Steven Charleston and Elaine A. Robinson, eds. Coming Full Circle: Constructing Native Christian Theology.

Melanie Kampen

The Conrad Grebel Review 35, no. 1 (Winter 2017)

Steven Charleston and Elaine A. Robinson, eds. Coming Full Circle: Constructing Native Christian Theology. Minneapolis, MN: Fortress Press, 2015.

In 1973 Vine Deloria published a book at the intersection of the experiences of Indigenous Peoples in the United States and Christian religion/theology with the provocative title God is Red. Now considered a classic, this work influenced many Native American theologians and helped draw attention to their scholarship in broader academic and ministerial circles. Steven Charleston and Elaine Robinson’s collection of essays on Native Christian Theology seeks to spark the same kind of energy among Native and non-Native Christians both in academic and ministerial contexts, primarily in the United States.

The editors explicitly state that this volume is not to be considered a summation of Native Christian theology but a starting point for a plethora of Native Christian theologies, from a variety of contexts and experiences of Indigenous peoples across the US. This objective is achieved in their selection of contributions from a spectrum of theological contexts, including scholars, professors, ministers in different denominations, social workers, government workers, and community activists. The contributors come from diverse contexts, which in turn allows for appealing to a wider readership and for a deeper level of relatability.

This notion of relatability—and indeed relationality—runs throughout the pages of this collection. It is difficult to choose one or two authors to focus on, when their function as a whole is arguably most insightful. Individually, they take up theological topics such as sin, salvation, creation, revelation, reconciliation, epistemology, ecclesiology, theological anthropology, mission, and liturgy. Each author draws on their experience as a Native Christian in their context(s), biblical scripture, reason, and traditions (both western-Christian and traditions of their Indigenous nations). Some authors put forward a pan-Indigenous Christian theology, while others emphasize the specificity of their context, language, and nation. At times, the former approach leads to an oversimplification of concepts and contexts, one of the book’s weaknesses, while the latter provides a rich, challenging engagement across Indigenous and European Christian terrain.

The primary strength of this collection is its aim to foster relationships, conversation, theologizing, worshiping, and liberative work across Christian communities. Many authors note the complexity of navigating traditional Indigenous spiritualities and European Christian norms, and they seek to carve out space for their multifaceted identities as Native and Christian, walking an often precarious road of faith between communal and identity norms. This would be especially difficult in the Canadian context, in a society that heralds multiculturalism while supporting the ongoing colonization and oppression of Indigenous Peoples and lands.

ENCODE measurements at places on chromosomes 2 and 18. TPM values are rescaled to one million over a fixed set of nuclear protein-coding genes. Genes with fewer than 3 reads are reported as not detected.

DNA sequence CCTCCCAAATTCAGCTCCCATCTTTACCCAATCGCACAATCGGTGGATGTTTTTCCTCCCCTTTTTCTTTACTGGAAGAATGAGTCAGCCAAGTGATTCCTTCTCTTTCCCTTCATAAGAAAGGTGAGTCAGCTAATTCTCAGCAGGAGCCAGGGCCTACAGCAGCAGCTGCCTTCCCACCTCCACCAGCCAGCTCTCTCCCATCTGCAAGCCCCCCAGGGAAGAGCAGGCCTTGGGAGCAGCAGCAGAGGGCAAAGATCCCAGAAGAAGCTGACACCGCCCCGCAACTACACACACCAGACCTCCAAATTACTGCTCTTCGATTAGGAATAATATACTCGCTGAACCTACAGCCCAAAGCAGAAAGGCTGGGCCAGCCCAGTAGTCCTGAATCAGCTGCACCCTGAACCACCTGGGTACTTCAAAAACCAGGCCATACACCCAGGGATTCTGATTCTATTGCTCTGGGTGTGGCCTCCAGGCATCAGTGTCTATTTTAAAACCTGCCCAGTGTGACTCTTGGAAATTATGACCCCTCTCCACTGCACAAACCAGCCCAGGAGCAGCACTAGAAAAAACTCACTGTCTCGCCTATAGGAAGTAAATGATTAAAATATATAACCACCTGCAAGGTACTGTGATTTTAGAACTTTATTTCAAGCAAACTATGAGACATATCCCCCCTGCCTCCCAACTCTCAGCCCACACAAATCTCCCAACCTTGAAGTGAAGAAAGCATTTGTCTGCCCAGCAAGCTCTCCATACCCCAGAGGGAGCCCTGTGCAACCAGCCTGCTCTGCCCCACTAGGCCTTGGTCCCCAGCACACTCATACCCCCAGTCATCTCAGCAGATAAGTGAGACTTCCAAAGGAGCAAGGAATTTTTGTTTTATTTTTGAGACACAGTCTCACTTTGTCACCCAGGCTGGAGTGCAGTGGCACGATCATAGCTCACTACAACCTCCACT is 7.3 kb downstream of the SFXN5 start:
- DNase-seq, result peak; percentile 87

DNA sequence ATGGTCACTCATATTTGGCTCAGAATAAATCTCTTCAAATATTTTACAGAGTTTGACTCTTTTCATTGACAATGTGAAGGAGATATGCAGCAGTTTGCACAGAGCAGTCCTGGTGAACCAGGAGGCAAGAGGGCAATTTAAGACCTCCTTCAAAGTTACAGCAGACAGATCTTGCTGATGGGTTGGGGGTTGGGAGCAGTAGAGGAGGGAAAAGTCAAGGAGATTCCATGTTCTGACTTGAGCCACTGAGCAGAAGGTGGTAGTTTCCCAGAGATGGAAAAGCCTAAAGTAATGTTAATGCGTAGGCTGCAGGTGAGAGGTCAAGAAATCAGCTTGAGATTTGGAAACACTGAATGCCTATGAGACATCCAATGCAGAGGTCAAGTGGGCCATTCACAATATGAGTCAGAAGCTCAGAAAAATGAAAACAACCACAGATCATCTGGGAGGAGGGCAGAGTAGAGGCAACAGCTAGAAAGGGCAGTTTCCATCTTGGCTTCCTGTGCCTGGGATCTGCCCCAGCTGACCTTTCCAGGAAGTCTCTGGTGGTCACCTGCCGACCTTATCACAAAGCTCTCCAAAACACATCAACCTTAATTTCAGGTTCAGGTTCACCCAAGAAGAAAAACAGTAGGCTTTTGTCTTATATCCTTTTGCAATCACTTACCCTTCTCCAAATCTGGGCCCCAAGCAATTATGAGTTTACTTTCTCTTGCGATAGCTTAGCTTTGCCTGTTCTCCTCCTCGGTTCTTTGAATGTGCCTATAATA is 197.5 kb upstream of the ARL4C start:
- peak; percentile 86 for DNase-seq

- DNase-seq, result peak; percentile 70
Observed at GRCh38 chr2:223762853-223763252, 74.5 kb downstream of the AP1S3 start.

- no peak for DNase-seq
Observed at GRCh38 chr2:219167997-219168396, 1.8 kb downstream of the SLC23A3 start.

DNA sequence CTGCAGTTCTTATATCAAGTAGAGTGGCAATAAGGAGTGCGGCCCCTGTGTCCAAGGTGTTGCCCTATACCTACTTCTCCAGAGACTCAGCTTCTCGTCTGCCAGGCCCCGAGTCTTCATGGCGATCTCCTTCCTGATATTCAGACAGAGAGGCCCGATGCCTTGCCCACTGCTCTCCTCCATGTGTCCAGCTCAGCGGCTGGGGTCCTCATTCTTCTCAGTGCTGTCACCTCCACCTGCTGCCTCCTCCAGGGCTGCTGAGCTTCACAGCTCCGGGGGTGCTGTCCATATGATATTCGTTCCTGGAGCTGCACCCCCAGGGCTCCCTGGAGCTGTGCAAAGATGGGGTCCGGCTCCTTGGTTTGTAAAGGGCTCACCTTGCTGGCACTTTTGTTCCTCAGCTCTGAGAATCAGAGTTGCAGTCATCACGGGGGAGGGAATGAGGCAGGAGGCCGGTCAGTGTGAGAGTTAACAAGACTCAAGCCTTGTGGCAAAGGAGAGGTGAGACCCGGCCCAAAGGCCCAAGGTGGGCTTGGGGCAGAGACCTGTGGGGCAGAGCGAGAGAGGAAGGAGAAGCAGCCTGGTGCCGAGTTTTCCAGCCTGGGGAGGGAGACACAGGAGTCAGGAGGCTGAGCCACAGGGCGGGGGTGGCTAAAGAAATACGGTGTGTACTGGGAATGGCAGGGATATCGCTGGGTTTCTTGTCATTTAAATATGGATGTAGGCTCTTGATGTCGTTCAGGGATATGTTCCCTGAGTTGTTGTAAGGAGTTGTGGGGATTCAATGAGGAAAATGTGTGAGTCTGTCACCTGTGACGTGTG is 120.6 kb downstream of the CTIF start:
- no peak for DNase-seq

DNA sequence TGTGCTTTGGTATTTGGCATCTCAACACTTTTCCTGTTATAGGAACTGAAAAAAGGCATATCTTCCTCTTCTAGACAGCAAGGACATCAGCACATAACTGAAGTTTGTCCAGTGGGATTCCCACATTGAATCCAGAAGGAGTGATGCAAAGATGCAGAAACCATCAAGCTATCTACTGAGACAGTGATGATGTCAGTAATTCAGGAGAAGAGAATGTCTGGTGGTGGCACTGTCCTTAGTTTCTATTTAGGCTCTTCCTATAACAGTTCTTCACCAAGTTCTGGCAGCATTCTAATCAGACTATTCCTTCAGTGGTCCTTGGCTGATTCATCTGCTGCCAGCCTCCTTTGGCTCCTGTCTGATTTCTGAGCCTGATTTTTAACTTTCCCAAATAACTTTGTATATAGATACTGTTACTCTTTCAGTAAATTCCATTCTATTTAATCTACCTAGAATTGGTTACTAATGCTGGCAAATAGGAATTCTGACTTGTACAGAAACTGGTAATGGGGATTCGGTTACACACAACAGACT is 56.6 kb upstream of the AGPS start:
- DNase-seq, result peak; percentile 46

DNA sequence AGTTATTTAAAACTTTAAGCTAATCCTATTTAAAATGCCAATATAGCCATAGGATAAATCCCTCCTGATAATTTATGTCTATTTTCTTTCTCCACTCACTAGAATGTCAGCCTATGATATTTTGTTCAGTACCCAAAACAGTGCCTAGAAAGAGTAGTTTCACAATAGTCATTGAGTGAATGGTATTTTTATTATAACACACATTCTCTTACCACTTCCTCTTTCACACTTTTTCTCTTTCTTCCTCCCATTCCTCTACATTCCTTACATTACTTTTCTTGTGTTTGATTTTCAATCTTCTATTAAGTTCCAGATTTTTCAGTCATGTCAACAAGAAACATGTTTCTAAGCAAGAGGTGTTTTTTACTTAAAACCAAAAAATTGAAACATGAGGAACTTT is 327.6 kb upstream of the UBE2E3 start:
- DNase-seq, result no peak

The church is caught in the midst of these complexities and finds itself in a unique position to respond, if it takes the opportunity. I recommend this collection of essays to churches wanting to interrogate the histories of their theological, ecclesial, and socio-cultural norms, as well as wanting to engage the constructive and liberative theologies that Native Christians are imagining and drawing life from in order to restore health and well-being in their communities and relationships with all peoples.

Mennonite theology in Canada and the US has emphasized a commitment to nonviolence and peacemaking, valuing community and relationships. Indeed, European Mennonites living in North America have often considered themselves exceptional to western Christianity, distinguishing themselves from their Catholic and Protestant neighbors. However, it would be astute for Mennonite churches and academic institutions to consider their own theological norms and how these norms have contributed to a history of colonization in North America. As one of my best teachers always said: Theologies are not neutral to questions of power. This is evident in the Mennonite operation of Indian Residential Schools in Canada and missionary boarding schools in the US. Even after the activity of the Truth and Reconciliation Commission in Canada, many Mennonites still do not know about their church’s involvement in the harm and intergenerational trauma, violent assimilation, and genocide inflicted upon Indigenous Peoples. An honest and vulnerable engagement with the essays in this collection, and with the challenges they pose to Mennonite theological and ethical norms, would be a small step in the direction of truth and reconciliation for Mennonite churches and academic institutions.

Melanie Kampen, Ph.D. Student, Emmanuel College, Toronto School of Theology, Toronto, Ontario